Thirty three patients with lung nodules and features diagnostic of CPA (histology and/or laboratory findings) were identified. Ten patients had proven disease, and the remainder deemed probable disease, based on serology and culture results (Table 1). Eighteen (54.5 %) of patients were male, the mean age was 58 years (range 27–80 years). Nineteen (57.6 %) were current or ex-smokers, in 9 (27.3 %) smoking history was not documented. The median Charleston co-morbidity index was 3 (range 0–7). On presentation all patients complained of a least one of the following symptoms; dyspnoea, cough, haemoptysis, or weight loss. Twenty nine patients (88 %) reported cough, 23 (70 %) dyspnoea, 11 (33 %) described weight loss, and 5 (15 %) haemoptysis. No patients reported a history of fever.

Table 1 Characteristic of patients diagnosed with Aspergillus nodule(s)

Radiological features

All patients had computer tomography (CT) performed. Twenty patients (60 %) had upper lobe disease alone, with either unilateral or bilateral involvement. In seven patients (6 %) all lobes were involved, the remaining patients had variable patterns of lobar involvement. In twelve patients (36 %) a single nodule was present, six (18 %) patients had between 2 and 5 nodules, 2 (6 %) had between 6 and 10 nodules and 13 (39 %) patients more than 10 nodules. The maximum nodule size ranged between 5–50 mm, mean 21 mm. Associated lymphadenopathy was present in six patients (18 %). Thirty patients had a plain chest film performed concurrently with the CT imaging, in 29/30 (97 %) the nodule was visible on plain film. Eight patients (24 %) had undergone positron emission tomography (PET) and in all cases the fluorodeoxyglucose (FDG) uptake was low to moderate (SVUmax <5.4). Twenty three patients (70 %) had a solid mass on CT imaging (Fig. 1), while the remaining patients had a mixed pattern of disease. Eleven patients had findings consistent with emphysema on CT imaging. One patient initially had a cavitating lesion which became solid on repeat imaging (Fig. 2). Only one patient, with multiple nodules, had evidence of calcification within some nodules.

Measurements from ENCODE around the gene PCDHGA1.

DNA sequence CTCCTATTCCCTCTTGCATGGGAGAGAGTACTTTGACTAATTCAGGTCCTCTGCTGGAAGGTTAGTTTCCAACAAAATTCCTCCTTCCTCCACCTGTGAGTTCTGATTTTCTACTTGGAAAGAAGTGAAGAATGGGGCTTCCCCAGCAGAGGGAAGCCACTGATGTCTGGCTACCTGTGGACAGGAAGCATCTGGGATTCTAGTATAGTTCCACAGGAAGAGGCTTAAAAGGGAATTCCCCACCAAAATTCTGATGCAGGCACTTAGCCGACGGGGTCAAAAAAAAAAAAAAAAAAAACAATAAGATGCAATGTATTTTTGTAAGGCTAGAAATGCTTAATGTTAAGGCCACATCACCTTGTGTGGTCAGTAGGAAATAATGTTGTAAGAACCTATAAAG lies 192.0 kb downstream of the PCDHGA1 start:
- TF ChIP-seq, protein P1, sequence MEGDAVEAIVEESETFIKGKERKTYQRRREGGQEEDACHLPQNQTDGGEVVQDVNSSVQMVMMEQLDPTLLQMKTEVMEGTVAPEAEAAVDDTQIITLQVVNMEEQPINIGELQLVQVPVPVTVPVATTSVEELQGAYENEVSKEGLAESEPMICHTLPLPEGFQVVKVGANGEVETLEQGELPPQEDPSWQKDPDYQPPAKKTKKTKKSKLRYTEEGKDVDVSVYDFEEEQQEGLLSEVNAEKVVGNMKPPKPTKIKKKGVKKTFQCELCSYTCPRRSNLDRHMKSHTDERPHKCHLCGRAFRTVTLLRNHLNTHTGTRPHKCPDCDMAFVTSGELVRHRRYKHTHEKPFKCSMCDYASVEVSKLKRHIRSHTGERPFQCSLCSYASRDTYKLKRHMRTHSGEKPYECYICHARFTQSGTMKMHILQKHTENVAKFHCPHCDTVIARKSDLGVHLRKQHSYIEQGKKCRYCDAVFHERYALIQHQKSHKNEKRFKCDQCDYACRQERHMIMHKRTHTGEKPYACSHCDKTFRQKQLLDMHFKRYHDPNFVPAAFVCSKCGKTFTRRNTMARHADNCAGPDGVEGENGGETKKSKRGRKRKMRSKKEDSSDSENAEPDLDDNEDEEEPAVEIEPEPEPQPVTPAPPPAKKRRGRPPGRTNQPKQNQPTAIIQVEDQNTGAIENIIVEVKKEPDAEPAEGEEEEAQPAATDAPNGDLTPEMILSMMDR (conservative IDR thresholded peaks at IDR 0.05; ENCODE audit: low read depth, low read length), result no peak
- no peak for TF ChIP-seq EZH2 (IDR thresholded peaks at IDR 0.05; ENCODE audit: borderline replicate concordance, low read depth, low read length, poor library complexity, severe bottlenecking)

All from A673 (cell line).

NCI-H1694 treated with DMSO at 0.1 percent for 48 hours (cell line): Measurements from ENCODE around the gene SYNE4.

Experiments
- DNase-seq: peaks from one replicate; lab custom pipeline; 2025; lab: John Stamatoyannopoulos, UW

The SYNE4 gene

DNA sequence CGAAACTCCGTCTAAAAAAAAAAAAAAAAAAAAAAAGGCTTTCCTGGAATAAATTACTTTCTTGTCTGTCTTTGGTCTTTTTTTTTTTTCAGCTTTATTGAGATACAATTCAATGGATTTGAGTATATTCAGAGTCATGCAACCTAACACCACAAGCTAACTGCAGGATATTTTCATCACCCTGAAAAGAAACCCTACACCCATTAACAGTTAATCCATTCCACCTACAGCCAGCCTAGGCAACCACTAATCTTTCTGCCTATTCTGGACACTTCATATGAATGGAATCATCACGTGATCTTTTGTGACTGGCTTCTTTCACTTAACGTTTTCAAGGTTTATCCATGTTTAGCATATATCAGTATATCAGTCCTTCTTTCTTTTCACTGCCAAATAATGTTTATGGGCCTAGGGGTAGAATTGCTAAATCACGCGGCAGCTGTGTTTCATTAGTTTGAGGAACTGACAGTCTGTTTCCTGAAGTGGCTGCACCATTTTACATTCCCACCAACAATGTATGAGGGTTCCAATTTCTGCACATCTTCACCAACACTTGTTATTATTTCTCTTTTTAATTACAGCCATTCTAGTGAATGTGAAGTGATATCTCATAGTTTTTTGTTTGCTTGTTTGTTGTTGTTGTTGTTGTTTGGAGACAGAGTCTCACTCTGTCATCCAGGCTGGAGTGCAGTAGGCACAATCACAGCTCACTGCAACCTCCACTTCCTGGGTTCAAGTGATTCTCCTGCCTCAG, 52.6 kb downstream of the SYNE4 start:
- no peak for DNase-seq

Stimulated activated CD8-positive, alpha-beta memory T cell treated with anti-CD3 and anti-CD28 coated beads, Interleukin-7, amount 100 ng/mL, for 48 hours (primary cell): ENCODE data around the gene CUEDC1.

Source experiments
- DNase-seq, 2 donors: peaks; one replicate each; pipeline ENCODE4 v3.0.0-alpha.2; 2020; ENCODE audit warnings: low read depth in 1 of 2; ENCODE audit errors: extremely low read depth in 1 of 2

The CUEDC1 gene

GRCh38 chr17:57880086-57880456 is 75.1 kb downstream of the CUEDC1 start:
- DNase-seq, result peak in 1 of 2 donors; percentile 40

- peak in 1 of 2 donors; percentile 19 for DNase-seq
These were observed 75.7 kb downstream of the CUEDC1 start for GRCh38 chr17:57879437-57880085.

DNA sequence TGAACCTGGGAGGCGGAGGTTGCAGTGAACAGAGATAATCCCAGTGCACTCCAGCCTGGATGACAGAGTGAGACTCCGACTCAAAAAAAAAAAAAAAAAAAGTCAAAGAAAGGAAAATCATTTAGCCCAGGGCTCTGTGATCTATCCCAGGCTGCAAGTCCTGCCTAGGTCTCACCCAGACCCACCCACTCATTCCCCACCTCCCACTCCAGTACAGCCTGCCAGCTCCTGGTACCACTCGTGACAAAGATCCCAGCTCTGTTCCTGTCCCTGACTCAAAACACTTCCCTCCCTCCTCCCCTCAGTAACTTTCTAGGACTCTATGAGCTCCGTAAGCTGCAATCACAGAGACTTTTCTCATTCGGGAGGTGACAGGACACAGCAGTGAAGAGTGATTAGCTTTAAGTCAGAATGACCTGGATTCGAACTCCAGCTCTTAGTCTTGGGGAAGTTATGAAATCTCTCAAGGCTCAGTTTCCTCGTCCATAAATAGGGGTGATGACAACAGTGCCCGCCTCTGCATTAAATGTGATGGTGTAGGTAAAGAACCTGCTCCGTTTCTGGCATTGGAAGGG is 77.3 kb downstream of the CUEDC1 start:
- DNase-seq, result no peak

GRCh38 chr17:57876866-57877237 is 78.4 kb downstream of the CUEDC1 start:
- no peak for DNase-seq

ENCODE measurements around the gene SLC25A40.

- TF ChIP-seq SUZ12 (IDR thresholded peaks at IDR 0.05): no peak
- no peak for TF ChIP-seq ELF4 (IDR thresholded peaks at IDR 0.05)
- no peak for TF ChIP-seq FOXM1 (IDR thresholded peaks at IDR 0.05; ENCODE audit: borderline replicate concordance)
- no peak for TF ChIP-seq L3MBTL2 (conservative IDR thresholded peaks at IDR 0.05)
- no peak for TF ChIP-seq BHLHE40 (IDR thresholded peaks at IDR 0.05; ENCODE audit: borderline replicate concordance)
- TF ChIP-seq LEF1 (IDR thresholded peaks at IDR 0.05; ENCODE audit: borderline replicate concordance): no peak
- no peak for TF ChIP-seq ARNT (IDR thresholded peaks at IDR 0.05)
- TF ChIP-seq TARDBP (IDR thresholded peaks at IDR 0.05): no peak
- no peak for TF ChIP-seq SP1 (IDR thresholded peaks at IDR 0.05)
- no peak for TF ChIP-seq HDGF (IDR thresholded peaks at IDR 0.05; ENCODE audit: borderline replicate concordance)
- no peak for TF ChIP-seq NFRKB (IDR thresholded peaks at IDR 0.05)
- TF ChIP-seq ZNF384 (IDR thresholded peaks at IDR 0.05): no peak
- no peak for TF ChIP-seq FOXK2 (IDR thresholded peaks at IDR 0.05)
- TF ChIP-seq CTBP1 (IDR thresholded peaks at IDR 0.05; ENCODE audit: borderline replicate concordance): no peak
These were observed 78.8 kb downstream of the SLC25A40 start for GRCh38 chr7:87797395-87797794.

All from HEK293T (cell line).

Fig. 1

Different patterns of Aspergillus nodule disease. A showing multiple nodules, B a single pulmonary nodule on background of emphysematous lungs

Fig. 2

CT imaging showing cavitating disease initially, which developed into nodular disease

Laboratory parameters

Aspergillus IgG antibody results were available for 32 patients. In ten patients (31 %) the Aspergillus IgG was within normal limits (i.e. ≤40 mg/L), including four patients with a result between 20 mg/L and 40 mg/L. Aspergillus precipitins was positive in 4/32 (12.5 %). Eight patients (24 %) had lymphopenia (lymphocyte count <1.5 × 109/L). Twenty nine patients had MBL measured, and 11/29 (38 %) were deficient (<1.0 mg/L). Twenty nine patients submitted sputum samples for analysis. Nine of the 32 patients (31 %) isolated an A. fumigatus from their sputum sample, one of whom also had A. nidulans isolated from their sputum. One patient had A. nidulans and A. niger isolated from his sputum samples. Sputum samples also yielded a number of bacterial organisms including S. aureus, H. influenzae, H. parainfluenzae, M. catarrhalis, S. marcescens, E. coli, K. pneumoniae, S. maltophilia, and P. aeruginosa. Seven patients had sputum samples which did not yield any growth of bacteria or fungi. Twenty two patients submitted sputum for Aspergillus PCR analysis, 10/22 (45 %) were positive. In four cases (4/14) Aspergillus DNA was detected by PCR but there was no growth of Aspergillus spp. by culture.